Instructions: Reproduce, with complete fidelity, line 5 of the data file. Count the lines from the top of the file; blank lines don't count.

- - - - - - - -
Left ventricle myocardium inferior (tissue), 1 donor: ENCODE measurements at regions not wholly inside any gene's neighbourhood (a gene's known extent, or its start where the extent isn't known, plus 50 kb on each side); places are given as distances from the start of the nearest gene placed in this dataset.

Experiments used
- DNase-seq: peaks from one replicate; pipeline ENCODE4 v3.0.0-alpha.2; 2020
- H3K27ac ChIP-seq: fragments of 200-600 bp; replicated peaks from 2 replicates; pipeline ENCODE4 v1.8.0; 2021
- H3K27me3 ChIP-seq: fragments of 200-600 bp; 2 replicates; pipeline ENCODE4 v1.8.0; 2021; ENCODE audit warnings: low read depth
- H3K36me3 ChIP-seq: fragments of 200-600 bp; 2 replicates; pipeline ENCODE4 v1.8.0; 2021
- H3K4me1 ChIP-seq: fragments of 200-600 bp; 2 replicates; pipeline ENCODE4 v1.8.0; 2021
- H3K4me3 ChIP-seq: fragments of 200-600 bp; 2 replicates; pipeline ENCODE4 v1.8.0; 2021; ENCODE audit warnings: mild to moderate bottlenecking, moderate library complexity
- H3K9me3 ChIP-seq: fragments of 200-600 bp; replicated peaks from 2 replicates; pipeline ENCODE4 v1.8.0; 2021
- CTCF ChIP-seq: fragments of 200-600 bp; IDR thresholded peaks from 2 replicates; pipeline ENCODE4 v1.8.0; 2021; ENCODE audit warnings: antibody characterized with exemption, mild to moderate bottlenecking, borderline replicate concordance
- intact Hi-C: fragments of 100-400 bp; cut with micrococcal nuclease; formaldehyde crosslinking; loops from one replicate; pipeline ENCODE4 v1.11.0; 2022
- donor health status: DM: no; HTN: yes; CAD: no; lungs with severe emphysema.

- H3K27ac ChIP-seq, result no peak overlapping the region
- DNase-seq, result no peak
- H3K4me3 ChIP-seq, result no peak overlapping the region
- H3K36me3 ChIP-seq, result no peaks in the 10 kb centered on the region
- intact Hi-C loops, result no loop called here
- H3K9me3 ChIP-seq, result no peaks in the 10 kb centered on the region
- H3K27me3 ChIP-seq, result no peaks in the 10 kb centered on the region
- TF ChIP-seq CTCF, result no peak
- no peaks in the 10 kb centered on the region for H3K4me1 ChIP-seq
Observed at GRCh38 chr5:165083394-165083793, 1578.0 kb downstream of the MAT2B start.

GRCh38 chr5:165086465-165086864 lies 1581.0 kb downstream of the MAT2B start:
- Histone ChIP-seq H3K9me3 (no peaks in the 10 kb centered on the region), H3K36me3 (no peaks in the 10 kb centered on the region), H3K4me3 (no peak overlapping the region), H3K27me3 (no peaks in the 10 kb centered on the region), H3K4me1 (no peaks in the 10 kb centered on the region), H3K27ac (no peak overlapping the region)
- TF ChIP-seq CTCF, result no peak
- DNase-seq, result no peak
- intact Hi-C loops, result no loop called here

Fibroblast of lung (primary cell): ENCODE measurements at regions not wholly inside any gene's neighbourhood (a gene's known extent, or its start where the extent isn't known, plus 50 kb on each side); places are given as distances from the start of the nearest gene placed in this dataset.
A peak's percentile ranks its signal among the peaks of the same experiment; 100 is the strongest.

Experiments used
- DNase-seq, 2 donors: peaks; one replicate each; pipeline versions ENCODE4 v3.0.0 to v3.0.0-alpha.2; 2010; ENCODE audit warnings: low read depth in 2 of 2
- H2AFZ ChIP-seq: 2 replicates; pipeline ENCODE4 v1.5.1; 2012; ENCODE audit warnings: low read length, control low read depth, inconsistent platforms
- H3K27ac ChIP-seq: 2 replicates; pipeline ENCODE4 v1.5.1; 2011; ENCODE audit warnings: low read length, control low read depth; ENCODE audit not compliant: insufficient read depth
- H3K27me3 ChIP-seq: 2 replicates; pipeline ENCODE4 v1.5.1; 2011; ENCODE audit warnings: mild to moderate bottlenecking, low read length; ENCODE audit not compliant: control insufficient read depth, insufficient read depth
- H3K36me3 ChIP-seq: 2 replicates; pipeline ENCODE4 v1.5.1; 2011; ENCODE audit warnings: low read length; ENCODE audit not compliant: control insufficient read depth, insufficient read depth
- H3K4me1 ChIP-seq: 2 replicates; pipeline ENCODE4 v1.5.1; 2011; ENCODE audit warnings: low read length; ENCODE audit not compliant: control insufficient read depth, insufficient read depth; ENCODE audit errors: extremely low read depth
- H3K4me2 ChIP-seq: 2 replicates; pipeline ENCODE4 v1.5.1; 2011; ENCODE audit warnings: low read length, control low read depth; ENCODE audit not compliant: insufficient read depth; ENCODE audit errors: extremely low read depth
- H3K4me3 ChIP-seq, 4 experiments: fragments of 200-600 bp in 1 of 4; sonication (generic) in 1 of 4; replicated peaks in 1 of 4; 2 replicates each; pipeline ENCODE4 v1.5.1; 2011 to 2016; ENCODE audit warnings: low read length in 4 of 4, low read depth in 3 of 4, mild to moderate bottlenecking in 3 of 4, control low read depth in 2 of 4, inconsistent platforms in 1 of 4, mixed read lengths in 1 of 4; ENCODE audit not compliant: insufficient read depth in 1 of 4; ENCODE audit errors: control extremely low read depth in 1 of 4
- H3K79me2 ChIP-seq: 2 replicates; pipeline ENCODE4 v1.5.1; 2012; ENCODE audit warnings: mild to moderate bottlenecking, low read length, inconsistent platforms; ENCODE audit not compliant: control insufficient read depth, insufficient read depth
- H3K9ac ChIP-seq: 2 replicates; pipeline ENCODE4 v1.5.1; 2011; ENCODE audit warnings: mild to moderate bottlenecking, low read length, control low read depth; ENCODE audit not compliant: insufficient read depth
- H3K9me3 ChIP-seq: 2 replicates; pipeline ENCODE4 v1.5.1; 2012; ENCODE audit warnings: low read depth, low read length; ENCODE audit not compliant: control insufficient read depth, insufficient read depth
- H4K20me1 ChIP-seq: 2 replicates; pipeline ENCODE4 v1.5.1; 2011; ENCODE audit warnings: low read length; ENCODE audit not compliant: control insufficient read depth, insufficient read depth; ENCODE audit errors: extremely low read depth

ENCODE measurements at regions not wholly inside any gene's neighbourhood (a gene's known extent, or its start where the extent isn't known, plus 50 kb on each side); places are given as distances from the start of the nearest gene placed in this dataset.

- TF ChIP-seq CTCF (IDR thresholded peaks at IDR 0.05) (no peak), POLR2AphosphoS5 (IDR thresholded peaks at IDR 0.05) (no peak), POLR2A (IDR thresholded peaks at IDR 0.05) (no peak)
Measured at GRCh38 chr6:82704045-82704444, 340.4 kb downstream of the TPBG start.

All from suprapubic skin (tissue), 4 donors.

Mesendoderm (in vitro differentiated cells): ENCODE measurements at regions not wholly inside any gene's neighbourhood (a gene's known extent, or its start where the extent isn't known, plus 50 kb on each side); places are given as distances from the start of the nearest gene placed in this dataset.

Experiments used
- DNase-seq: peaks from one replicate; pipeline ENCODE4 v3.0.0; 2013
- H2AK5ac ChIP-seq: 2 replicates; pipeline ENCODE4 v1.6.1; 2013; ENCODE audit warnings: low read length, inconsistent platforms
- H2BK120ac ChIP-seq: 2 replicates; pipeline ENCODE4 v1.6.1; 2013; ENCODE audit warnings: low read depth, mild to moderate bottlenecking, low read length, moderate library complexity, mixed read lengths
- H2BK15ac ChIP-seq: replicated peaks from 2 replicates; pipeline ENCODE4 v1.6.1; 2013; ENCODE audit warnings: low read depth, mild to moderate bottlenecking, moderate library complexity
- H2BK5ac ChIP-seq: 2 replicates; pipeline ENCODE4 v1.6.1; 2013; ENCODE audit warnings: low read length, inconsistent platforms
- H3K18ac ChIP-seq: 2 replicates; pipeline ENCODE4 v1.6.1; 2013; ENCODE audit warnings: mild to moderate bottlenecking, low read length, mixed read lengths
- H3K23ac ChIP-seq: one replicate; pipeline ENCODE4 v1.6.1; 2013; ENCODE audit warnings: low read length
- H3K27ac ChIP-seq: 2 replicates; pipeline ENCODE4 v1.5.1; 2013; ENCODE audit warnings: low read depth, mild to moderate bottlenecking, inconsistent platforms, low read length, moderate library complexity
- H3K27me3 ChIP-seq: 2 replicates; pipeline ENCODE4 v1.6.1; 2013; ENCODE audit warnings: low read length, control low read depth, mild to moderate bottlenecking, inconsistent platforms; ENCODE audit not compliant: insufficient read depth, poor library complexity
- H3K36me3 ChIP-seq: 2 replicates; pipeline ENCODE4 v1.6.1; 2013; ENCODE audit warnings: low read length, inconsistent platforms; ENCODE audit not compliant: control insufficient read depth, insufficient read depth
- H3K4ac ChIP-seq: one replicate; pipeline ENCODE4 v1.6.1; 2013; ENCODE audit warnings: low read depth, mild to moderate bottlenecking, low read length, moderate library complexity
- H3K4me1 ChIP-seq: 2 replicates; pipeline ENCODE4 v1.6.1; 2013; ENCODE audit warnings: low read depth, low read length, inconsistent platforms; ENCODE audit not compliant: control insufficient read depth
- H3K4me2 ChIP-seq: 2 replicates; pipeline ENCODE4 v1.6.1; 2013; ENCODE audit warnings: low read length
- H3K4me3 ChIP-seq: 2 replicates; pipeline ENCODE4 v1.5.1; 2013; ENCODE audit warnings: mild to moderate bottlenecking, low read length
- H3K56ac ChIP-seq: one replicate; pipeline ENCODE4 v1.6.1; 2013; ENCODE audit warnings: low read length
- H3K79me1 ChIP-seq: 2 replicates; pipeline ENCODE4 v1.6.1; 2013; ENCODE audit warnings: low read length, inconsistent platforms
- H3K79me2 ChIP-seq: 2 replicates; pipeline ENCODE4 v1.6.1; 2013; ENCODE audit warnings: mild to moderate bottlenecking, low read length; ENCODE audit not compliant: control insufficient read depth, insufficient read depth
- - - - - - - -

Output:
- H3K27me3 ChIP-seq: fragments of 200-600 bp; 2 replicates; pipeline ENCODE4 v1.8.0; 2021; ENCODE audit warnings: low read depth